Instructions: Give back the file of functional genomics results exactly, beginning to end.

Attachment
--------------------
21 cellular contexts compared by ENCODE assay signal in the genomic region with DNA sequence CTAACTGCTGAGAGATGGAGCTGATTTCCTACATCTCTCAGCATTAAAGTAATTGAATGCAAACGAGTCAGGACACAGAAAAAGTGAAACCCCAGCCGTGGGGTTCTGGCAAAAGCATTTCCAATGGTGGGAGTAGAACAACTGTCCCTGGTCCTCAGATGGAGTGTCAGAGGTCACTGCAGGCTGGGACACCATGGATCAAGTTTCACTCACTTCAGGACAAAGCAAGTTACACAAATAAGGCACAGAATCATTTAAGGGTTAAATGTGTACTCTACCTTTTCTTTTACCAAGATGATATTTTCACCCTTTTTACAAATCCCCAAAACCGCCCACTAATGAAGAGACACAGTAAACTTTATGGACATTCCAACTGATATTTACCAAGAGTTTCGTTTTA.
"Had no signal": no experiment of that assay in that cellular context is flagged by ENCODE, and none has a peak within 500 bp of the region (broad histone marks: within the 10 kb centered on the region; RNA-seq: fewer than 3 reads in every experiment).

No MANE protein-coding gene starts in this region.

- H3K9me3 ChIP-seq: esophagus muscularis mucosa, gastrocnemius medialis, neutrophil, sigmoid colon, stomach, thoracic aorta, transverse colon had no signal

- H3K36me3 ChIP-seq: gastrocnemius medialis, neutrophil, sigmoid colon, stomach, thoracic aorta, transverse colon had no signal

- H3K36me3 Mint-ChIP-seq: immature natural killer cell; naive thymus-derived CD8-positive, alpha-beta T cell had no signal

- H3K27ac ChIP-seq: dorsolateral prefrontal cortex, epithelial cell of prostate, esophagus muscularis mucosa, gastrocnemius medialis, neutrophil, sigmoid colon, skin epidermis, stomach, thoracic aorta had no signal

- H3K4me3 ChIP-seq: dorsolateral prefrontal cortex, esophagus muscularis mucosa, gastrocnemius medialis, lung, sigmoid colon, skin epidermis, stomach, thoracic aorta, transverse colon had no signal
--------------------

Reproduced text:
21 cellular contexts compared by ENCODE assay signal in the genomic region with DNA sequence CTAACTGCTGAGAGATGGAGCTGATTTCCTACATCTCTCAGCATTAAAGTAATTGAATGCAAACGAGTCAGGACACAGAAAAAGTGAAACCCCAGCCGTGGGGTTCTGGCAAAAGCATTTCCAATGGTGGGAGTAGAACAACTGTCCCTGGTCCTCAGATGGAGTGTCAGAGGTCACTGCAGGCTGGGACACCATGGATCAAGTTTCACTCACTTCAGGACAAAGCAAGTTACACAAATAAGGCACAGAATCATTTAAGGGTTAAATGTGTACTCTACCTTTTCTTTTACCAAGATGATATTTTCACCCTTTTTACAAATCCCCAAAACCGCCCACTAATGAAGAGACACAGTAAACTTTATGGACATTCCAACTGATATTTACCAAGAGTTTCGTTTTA.
"Had no signal": no experiment of that assay in that cellular context is flagged by ENCODE, and none has a peak within 500 bp of the region (broad histone marks: within the 10 kb centered on the region; RNA-seq: fewer than 3 reads in every experiment).

No MANE protein-coding gene starts in this region.

- H3K9me3 ChIP-seq: esophagus muscularis mucosa, gastrocnemius medialis, neutrophil, sigmoid colon, stomach, thoracic aorta, transverse colon had no signal

- H3K36me3 ChIP-seq: gastrocnemius medialis, neutrophil, sigmoid colon, stomach, thoracic aorta, transverse colon had no signal

- H3K36me3 Mint-ChIP-seq: immature natural killer cell; naive thymus-derived CD8-positive, alpha-beta T cell had no signal

- H3K27ac ChIP-seq: dorsolateral prefrontal cortex, epithelial cell of prostate, esophagus muscularis mucosa, gastrocnemius medialis, neutrophil, sigmoid colon, skin epidermis, stomach, thoracic aorta had no signal

- H3K4me3 ChIP-seq: dorsolateral prefrontal cortex, esophagus muscularis mucosa, gastrocnemius medialis, lung, sigmoid colon, skin epidermis, stomach, thoracic aorta, transverse colon had no signal